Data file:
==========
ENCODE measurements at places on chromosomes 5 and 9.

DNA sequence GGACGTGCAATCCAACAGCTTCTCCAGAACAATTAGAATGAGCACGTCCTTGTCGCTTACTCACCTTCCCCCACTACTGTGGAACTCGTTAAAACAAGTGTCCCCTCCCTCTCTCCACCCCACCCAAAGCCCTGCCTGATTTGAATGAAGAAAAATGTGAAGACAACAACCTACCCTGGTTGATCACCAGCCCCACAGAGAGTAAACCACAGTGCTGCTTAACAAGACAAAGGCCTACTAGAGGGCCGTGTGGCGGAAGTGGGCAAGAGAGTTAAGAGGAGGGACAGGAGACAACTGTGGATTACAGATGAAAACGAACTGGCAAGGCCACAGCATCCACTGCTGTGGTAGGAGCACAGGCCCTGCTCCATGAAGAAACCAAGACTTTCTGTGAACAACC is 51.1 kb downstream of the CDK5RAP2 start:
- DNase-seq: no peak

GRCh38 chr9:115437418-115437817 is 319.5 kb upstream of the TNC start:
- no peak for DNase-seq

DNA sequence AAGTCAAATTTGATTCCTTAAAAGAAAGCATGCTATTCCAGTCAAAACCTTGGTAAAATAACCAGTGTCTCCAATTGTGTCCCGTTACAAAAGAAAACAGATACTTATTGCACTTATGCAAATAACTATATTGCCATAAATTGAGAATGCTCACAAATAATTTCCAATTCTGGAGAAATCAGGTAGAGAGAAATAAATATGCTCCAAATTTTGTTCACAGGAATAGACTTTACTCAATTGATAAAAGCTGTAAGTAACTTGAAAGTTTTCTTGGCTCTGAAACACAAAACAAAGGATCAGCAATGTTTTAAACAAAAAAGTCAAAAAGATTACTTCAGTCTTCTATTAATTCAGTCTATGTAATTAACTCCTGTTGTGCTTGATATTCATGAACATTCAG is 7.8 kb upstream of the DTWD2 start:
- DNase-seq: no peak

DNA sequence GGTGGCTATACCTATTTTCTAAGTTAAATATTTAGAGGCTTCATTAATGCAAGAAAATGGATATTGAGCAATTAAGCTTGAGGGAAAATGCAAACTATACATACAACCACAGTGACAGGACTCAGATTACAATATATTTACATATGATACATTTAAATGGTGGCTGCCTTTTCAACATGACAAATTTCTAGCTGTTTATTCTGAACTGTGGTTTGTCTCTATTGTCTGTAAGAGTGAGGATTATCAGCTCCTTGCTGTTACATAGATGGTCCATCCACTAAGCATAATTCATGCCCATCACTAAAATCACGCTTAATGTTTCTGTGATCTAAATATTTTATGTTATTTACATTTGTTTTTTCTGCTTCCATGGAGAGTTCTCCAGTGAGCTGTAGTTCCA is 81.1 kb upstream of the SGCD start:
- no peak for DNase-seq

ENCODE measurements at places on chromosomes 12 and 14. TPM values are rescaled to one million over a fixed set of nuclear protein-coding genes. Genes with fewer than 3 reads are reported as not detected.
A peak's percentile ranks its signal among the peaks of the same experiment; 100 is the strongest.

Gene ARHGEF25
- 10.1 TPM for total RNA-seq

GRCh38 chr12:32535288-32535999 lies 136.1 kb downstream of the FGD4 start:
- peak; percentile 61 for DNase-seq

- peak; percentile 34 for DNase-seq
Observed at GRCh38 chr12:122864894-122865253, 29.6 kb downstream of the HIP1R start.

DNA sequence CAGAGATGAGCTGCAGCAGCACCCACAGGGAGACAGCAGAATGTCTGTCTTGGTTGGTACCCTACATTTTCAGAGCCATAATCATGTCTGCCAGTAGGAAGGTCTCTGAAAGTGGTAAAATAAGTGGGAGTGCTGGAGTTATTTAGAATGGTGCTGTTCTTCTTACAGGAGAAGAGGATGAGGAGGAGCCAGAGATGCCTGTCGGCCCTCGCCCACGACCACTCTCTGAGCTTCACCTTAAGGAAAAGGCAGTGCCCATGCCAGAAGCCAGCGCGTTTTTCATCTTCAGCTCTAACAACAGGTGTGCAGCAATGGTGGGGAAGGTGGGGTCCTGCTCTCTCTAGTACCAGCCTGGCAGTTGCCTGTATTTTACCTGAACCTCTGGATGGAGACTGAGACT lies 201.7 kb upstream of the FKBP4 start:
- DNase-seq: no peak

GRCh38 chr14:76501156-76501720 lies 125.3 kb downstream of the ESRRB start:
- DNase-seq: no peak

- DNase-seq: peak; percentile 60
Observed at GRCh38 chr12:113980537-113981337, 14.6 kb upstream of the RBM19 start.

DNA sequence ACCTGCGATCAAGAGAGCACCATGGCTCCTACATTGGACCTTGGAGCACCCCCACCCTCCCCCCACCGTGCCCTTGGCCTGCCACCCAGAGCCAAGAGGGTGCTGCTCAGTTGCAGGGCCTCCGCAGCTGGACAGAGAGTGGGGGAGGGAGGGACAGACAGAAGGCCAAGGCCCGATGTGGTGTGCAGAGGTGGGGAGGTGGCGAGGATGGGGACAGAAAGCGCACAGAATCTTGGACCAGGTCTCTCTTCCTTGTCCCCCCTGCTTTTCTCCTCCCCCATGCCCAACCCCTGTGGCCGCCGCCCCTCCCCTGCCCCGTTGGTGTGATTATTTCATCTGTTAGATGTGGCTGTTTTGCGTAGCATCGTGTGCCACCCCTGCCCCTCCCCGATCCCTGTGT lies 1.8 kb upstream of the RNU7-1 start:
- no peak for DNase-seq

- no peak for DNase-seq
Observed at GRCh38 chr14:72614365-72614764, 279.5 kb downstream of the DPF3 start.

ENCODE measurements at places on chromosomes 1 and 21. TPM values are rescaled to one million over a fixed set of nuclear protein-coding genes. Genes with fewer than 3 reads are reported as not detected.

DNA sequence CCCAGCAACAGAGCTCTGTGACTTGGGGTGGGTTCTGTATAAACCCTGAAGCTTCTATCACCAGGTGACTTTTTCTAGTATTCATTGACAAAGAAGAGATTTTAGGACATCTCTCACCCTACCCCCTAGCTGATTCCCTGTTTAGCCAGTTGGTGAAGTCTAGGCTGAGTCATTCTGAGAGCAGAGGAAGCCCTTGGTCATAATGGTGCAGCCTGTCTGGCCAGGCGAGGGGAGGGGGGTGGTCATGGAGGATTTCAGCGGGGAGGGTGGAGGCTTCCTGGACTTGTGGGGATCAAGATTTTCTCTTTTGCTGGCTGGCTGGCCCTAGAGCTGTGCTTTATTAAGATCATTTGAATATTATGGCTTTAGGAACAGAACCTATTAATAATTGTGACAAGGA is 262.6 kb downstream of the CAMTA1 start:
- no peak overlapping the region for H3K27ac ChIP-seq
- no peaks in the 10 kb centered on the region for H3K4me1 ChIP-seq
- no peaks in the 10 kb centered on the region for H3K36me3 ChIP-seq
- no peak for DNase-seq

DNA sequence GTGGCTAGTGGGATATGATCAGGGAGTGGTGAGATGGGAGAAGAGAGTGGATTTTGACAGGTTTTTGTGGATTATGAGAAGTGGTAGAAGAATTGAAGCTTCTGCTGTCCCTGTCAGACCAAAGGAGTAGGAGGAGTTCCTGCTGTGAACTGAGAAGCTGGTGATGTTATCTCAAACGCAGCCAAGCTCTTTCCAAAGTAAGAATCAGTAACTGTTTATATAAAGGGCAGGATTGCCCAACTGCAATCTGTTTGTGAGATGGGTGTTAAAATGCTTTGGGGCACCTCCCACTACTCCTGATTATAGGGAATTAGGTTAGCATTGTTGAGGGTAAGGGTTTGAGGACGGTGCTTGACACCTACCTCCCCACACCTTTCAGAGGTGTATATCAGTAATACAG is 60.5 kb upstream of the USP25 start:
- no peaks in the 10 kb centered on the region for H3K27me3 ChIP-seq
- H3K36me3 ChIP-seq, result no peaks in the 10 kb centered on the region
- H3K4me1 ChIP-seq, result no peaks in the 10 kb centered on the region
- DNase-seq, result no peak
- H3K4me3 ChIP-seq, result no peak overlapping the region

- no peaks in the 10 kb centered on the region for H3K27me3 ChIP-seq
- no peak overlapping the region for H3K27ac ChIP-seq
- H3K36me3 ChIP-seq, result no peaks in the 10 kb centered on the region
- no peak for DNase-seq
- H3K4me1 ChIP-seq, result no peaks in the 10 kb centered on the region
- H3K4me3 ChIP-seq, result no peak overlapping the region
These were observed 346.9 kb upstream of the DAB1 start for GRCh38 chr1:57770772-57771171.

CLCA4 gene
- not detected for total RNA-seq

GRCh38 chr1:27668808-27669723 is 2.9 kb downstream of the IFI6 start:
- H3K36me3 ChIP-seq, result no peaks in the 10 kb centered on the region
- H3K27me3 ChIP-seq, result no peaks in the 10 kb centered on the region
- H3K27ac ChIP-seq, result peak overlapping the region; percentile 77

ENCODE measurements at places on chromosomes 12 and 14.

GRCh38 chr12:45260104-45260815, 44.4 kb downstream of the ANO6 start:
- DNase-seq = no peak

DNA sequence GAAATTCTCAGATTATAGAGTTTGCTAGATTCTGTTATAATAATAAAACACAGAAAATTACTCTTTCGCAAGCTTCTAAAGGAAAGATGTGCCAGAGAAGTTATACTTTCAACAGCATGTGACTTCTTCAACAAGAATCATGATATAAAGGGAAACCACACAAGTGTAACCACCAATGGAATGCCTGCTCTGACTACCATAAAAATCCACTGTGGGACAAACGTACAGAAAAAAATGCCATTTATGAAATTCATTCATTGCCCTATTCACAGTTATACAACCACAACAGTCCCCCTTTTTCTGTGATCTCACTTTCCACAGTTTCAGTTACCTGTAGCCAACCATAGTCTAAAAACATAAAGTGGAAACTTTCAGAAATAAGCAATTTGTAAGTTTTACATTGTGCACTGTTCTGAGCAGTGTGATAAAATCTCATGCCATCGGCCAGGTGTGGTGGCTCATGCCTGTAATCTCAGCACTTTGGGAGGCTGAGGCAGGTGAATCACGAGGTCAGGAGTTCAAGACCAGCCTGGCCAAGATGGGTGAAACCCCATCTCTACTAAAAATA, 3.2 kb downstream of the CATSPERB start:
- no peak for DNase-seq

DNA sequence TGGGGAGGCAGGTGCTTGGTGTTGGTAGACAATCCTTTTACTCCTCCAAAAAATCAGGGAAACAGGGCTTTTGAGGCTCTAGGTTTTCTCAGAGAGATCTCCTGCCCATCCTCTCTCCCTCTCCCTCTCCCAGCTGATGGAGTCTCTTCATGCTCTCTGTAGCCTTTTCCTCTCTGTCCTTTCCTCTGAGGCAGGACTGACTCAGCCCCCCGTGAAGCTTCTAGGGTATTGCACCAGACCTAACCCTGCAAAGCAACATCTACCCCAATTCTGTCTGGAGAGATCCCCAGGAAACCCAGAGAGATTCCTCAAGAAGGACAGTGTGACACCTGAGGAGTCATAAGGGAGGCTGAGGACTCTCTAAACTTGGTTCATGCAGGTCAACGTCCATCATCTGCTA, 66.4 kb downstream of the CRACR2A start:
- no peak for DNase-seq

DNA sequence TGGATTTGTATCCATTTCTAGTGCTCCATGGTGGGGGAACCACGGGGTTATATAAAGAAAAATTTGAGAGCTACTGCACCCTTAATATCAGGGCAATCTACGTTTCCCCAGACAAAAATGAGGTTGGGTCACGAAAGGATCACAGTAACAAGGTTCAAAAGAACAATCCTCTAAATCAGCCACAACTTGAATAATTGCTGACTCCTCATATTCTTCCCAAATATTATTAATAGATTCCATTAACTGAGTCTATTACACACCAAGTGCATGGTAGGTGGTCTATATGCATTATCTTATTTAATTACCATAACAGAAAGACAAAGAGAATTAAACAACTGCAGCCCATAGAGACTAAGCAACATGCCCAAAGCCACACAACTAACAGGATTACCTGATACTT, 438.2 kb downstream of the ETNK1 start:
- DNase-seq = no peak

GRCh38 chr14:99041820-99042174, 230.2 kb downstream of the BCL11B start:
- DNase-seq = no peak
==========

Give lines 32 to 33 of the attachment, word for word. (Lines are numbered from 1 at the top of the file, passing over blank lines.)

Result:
- no peaks in the 10 kb centered on the region for H3K36me3 ChIP-seq
- no peak for DNase-seq